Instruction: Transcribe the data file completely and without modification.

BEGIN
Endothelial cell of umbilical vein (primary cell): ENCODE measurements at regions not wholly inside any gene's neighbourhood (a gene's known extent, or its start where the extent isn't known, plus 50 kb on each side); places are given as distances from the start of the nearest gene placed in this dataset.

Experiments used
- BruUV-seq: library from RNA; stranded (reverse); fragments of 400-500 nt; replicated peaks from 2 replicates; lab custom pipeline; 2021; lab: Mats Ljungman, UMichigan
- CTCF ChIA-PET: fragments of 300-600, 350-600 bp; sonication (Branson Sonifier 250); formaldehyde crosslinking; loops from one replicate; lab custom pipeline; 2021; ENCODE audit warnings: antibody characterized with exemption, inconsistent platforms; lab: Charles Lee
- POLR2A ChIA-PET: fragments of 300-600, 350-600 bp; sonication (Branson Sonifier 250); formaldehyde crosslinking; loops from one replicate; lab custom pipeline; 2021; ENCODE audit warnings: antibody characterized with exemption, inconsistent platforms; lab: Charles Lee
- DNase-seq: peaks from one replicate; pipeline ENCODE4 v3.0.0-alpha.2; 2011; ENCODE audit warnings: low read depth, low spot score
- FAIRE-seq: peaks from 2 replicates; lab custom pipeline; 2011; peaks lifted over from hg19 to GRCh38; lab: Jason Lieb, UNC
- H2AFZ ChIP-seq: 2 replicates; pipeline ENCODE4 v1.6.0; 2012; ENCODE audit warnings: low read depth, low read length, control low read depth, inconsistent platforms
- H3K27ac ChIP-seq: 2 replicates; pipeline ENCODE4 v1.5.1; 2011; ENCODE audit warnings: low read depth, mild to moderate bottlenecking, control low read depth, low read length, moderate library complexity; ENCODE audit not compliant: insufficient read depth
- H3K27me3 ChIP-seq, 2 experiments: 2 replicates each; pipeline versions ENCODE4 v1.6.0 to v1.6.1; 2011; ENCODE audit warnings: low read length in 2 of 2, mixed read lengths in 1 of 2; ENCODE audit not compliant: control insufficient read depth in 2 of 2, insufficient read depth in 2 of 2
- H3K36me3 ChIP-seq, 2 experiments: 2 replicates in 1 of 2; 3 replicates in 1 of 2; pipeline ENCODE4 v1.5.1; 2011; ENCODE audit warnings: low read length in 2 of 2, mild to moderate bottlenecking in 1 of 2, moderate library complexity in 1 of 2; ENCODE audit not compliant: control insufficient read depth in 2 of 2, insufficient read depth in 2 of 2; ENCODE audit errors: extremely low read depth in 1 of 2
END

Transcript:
Endothelial cell of umbilical vein (primary cell): ENCODE measurements at regions not wholly inside any gene's neighbourhood (a gene's known extent, or its start where the extent isn't known, plus 50 kb on each side); places are given as distances from the start of the nearest gene placed in this dataset.

Experiments used
- BruUV-seq: library from RNA; stranded (reverse); fragments of 400-500 nt; replicated peaks from 2 replicates; lab custom pipeline; 2021; lab: Mats Ljungman, UMichigan
- CTCF ChIA-PET: fragments of 300-600, 350-600 bp; sonication (Branson Sonifier 250); formaldehyde crosslinking; loops from one replicate; lab custom pipeline; 2021; ENCODE audit warnings: antibody characterized with exemption, inconsistent platforms; lab: Charles Lee
- POLR2A ChIA-PET: fragments of 300-600, 350-600 bp; sonication (Branson Sonifier 250); formaldehyde crosslinking; loops from one replicate; lab custom pipeline; 2021; ENCODE audit warnings: antibody characterized with exemption, inconsistent platforms; lab: Charles Lee
- DNase-seq: peaks from one replicate; pipeline ENCODE4 v3.0.0-alpha.2; 2011; ENCODE audit warnings: low read depth, low spot score
- FAIRE-seq: peaks from 2 replicates; lab custom pipeline; 2011; peaks lifted over from hg19 to GRCh38; lab: Jason Lieb, UNC
- H2AFZ ChIP-seq: 2 replicates; pipeline ENCODE4 v1.6.0; 2012; ENCODE audit warnings: low read depth, low read length, control low read depth, inconsistent platforms
- H3K27ac ChIP-seq: 2 replicates; pipeline ENCODE4 v1.5.1; 2011; ENCODE audit warnings: low read depth, mild to moderate bottlenecking, control low read depth, low read length, moderate library complexity; ENCODE audit not compliant: insufficient read depth
- H3K27me3 ChIP-seq, 2 experiments: 2 replicates each; pipeline versions ENCODE4 v1.6.0 to v1.6.1; 2011; ENCODE audit warnings: low read length in 2 of 2, mixed read lengths in 1 of 2; ENCODE audit not compliant: control insufficient read depth in 2 of 2, insufficient read depth in 2 of 2
- H3K36me3 ChIP-seq, 2 experiments: 2 replicates in 1 of 2; 3 replicates in 1 of 2; pipeline ENCODE4 v1.5.1; 2011; ENCODE audit warnings: low read length in 2 of 2, mild to moderate bottlenecking in 1 of 2, moderate library complexity in 1 of 2; ENCODE audit not compliant: control insufficient read depth in 2 of 2, insufficient read depth in 2 of 2; ENCODE audit errors: extremely low read depth in 1 of 2